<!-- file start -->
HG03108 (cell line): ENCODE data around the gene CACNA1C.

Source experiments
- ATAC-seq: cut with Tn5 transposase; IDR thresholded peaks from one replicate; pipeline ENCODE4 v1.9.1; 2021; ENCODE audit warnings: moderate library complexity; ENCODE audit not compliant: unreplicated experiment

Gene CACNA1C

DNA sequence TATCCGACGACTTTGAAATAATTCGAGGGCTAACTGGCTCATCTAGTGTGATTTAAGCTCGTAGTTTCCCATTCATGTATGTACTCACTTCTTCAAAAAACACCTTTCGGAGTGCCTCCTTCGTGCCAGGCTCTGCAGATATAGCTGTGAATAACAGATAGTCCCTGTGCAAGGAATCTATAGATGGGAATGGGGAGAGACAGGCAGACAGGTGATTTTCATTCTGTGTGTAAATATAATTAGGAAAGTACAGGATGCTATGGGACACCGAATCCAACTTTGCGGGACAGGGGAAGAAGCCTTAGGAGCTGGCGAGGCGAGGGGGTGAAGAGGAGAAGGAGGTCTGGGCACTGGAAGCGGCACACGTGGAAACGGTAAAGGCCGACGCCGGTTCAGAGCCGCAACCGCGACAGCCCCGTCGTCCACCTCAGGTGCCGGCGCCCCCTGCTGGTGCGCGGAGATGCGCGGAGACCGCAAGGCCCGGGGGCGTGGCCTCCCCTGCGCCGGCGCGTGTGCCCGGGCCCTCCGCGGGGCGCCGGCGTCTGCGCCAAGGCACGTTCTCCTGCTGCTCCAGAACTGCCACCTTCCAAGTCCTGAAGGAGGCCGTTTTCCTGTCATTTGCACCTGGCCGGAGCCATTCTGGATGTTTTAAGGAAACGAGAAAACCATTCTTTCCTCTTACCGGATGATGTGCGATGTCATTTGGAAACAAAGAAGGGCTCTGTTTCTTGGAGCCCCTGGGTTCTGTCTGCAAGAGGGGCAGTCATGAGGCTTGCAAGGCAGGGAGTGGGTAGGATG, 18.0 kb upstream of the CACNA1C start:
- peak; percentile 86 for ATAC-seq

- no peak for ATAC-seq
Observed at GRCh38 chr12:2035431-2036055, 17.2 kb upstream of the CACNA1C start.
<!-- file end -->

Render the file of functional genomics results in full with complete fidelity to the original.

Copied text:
HG03108 (cell line): ENCODE data around the gene CACNA1C.

Source experiments
- ATAC-seq: cut with Tn5 transposase; IDR thresholded peaks from one replicate; pipeline ENCODE4 v1.9.1; 2021; ENCODE audit warnings: moderate library complexity; ENCODE audit not compliant: unreplicated experiment

Gene CACNA1C

DNA sequence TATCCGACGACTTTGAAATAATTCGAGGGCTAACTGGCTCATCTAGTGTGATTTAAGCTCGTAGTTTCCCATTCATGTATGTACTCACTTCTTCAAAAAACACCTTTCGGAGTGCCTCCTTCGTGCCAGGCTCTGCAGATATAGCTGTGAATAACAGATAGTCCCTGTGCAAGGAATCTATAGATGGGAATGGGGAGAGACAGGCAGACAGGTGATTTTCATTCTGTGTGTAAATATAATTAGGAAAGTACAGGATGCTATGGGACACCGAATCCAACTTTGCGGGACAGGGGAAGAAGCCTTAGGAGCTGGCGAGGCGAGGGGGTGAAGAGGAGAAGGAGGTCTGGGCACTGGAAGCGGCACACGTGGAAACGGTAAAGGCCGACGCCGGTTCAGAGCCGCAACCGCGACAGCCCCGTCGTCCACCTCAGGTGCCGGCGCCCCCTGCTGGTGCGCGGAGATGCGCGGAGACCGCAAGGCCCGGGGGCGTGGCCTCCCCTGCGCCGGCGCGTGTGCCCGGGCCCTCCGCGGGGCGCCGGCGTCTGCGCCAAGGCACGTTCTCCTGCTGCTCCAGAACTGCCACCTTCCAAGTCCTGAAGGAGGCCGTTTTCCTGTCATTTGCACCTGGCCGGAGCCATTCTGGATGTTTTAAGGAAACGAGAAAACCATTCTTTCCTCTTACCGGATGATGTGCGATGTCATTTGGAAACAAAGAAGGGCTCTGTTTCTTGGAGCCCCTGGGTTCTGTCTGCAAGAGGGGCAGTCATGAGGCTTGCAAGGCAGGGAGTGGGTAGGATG, 18.0 kb upstream of the CACNA1C start:
- peak; percentile 86 for ATAC-seq

- no peak for ATAC-seq
Observed at GRCh38 chr12:2035431-2036055, 17.2 kb upstream of the CACNA1C start.